noun British.




one of the stones, or a range of stones, forming a curb, as along a street.
Also British, kerb·stone.

Origin of curbstone

First recorded in 1785–95; curb + stone Unabridged Based on the Random House Unabridged Dictionary, © Random House, Inc. 2019

Examples from the Web for kerbstone

Historical Examples of kerbstone

  • The wheels of a cab grazed the kerbstone, a murmured direction followed.

  • A carriage was drawn up by the kerbstone; the doors of it were open.

    Vittoria, Complete

    George Meredith

  • In Queen Victoria Street he stopped on the kerbstone, and looked about him.

    Love and the Ironmonger

    F. J. (Frederick John) Randall

  • The cab-door slammed, the wheels ground on the kerbstone, my début was over.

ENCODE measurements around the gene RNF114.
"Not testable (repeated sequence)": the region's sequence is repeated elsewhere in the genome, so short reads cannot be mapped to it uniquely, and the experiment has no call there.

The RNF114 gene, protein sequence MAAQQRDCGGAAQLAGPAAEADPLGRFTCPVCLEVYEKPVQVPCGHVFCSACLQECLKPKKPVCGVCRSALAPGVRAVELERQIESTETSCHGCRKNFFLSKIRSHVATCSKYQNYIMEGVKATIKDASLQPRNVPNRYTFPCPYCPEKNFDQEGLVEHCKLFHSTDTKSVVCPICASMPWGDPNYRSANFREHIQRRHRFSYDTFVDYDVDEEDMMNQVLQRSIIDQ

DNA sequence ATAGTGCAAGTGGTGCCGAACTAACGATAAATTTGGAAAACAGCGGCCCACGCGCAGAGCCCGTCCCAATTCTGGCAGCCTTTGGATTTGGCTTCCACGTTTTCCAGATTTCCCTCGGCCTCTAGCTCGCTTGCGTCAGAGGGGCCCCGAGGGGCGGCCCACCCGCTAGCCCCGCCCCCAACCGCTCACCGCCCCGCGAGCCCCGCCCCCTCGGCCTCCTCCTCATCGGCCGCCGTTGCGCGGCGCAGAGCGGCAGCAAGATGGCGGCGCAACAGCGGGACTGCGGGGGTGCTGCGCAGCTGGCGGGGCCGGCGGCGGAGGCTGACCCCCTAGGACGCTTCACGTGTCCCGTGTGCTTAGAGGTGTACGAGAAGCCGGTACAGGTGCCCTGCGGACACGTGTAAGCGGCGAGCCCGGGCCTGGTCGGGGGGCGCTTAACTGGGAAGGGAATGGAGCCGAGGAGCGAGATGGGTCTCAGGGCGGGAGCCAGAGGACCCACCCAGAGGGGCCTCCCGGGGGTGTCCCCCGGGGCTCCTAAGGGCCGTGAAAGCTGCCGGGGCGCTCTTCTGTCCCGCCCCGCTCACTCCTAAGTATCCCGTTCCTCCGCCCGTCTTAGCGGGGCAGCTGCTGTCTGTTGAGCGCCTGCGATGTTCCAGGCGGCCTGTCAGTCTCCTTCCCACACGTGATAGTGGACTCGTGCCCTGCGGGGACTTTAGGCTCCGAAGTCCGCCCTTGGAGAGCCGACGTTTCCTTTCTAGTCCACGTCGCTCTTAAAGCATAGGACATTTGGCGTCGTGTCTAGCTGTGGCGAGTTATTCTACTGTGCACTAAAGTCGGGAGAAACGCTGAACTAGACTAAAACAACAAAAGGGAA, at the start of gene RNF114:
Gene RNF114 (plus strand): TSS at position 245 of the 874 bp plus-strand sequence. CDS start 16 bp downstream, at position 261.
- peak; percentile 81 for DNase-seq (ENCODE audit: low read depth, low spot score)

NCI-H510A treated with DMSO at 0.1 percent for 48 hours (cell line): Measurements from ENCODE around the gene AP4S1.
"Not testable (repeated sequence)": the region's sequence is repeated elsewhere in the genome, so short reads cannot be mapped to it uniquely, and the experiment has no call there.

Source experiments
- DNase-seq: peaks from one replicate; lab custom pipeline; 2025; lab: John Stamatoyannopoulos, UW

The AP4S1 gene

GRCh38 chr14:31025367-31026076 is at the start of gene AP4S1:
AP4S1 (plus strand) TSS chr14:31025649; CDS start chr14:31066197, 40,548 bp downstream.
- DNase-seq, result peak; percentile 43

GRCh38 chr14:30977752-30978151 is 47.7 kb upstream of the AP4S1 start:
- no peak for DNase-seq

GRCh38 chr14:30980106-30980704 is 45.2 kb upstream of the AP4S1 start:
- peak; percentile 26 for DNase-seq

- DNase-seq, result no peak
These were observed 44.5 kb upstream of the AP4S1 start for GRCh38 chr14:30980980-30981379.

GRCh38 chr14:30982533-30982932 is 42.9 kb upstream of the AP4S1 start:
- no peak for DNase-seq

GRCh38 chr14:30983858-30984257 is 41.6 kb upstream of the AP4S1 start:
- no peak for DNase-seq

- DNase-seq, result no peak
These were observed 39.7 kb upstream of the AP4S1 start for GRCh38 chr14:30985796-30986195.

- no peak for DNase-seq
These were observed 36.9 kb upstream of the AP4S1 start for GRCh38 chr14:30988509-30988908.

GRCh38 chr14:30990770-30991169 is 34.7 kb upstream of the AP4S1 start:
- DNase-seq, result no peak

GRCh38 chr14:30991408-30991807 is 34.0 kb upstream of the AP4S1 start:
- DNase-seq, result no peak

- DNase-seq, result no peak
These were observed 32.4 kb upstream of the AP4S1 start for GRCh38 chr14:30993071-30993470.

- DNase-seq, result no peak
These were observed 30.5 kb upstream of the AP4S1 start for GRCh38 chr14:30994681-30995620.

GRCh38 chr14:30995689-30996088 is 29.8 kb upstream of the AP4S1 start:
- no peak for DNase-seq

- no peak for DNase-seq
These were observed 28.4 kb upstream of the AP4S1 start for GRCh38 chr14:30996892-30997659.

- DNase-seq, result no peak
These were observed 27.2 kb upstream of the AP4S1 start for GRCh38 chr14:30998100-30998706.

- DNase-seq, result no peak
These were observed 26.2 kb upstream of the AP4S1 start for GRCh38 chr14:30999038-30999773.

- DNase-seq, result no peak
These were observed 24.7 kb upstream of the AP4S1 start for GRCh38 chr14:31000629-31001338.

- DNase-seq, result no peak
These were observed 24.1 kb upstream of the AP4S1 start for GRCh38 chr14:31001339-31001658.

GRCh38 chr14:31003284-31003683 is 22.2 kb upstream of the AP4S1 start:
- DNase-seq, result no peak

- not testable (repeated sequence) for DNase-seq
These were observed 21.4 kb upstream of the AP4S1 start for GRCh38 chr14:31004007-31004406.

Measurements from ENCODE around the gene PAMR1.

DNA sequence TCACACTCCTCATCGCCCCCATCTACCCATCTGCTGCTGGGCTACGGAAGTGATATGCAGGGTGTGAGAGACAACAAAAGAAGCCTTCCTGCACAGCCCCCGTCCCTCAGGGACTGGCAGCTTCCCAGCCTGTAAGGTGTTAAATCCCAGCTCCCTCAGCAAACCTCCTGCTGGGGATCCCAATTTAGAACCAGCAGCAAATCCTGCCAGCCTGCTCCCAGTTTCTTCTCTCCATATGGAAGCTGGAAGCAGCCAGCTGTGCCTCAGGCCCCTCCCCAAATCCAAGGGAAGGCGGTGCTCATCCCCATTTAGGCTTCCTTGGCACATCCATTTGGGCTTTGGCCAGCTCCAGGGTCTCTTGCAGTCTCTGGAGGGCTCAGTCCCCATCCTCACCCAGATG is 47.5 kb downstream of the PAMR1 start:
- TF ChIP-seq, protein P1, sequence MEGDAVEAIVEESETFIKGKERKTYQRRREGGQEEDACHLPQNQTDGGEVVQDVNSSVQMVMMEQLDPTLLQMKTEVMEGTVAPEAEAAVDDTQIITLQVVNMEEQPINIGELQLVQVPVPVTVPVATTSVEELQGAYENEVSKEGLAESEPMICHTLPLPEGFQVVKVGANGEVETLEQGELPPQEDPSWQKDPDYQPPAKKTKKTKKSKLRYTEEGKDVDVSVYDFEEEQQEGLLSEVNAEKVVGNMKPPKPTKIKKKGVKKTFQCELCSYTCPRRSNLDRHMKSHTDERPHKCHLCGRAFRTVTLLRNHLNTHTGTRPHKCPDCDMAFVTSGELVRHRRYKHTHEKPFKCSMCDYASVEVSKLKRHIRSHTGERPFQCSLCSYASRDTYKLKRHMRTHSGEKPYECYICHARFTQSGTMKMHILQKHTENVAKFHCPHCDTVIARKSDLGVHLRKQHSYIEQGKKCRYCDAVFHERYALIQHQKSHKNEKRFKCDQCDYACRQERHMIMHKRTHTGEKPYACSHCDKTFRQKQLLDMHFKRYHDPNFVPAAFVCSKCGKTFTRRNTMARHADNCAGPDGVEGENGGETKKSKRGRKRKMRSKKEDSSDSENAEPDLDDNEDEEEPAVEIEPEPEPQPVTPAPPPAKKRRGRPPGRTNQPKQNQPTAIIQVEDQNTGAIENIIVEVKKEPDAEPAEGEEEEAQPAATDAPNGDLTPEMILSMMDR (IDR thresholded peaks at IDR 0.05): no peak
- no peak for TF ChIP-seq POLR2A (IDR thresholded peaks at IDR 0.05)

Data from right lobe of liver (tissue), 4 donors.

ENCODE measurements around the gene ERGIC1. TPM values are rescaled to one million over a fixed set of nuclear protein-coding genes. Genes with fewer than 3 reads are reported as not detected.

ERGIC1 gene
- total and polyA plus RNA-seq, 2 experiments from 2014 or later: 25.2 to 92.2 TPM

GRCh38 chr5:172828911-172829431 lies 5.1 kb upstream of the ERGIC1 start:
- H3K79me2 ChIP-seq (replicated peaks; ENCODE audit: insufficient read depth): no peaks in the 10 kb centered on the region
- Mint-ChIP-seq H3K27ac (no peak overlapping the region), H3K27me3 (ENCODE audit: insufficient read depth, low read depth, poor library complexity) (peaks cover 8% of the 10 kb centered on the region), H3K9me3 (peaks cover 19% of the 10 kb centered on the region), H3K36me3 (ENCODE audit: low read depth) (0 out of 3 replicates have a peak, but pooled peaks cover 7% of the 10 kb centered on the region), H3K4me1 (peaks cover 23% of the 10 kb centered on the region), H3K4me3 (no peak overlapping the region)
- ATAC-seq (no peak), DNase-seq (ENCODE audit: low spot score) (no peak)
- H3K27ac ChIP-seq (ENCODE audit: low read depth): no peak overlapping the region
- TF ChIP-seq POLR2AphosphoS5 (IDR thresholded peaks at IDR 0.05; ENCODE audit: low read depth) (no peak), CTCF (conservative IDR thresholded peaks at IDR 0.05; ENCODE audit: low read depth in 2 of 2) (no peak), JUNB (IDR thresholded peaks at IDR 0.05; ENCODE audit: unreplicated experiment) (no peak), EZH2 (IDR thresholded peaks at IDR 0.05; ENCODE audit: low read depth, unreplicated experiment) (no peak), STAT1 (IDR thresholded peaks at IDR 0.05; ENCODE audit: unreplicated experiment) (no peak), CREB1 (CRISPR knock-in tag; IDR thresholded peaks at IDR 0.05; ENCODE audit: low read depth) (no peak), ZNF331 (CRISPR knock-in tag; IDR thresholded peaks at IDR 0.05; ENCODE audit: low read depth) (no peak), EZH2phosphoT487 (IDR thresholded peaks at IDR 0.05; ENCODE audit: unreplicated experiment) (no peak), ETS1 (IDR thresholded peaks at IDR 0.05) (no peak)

Memoirs of a Midget

    Walter de la Mare

  • He fell down on th' kerbstone and wouldn't get up-- turned sulky like.

    The Book of the Bush

    George Dunderdale

British Dictionary definitions for kerbstone


US and Canadian curbstone


one of a series of stones that form a kerb



the US spelling of kerbstone
Collins English Dictionary - Complete & Unabridged 2012 Digital Edition © William Collins Sons & Co. Ltd. 1979, 1986 © HarperCollins Publishers 1998, 2000, 2003, 2005, 2006, 2007, 2009, 2012

Word Origin and History for kerbstone



1791, from curb (n.) + stone (n.).

Online Etymology Dictionary, © 2010 Douglas Harper